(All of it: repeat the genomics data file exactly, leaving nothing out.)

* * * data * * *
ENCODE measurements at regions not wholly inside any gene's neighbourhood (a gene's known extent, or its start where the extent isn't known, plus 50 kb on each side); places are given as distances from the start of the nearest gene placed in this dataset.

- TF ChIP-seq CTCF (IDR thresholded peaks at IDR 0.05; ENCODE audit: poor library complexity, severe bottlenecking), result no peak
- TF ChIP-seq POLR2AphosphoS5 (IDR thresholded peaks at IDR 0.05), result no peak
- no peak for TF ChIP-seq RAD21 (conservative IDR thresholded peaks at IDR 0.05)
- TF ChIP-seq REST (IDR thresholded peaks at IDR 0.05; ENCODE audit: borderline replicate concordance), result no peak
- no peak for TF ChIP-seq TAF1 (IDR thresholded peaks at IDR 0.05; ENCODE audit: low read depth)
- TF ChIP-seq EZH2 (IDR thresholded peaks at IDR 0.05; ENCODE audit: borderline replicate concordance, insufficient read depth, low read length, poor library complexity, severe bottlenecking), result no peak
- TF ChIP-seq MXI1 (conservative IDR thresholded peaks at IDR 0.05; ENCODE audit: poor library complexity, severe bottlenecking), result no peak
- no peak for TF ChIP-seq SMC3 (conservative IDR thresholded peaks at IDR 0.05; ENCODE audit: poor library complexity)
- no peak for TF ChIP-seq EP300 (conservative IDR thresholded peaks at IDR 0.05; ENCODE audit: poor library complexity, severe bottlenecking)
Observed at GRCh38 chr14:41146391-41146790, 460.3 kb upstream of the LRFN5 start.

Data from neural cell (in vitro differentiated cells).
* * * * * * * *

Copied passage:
ENCODE measurements at regions not wholly inside any gene's neighbourhood (a gene's known extent, or its start where the extent isn't known, plus 50 kb on each side); places are given as distances from the start of the nearest gene placed in this dataset.

- TF ChIP-seq CTCF (IDR thresholded peaks at IDR 0.05; ENCODE audit: poor library complexity, severe bottlenecking), result no peak
- TF ChIP-seq POLR2AphosphoS5 (IDR thresholded peaks at IDR 0.05), result no peak
- no peak for TF ChIP-seq RAD21 (conservative IDR thresholded peaks at IDR 0.05)
- TF ChIP-seq REST (IDR thresholded peaks at IDR 0.05; ENCODE audit: borderline replicate concordance), result no peak
- no peak for TF ChIP-seq TAF1 (IDR thresholded peaks at IDR 0.05; ENCODE audit: low read depth)
- TF ChIP-seq EZH2 (IDR thresholded peaks at IDR 0.05; ENCODE audit: borderline replicate concordance, insufficient read depth, low read length, poor library complexity, severe bottlenecking), result no peak
- TF ChIP-seq MXI1 (conservative IDR thresholded peaks at IDR 0.05; ENCODE audit: poor library complexity, severe bottlenecking), result no peak
- no peak for TF ChIP-seq SMC3 (conservative IDR thresholded peaks at IDR 0.05; ENCODE audit: poor library complexity)
- no peak for TF ChIP-seq EP300 (conservative IDR thresholded peaks at IDR 0.05; ENCODE audit: poor library complexity, severe bottlenecking)
Observed at GRCh38 chr14:41146391-41146790, 460.3 kb upstream of the LRFN5 start.

Data from neural cell (in vitro differentiated cells).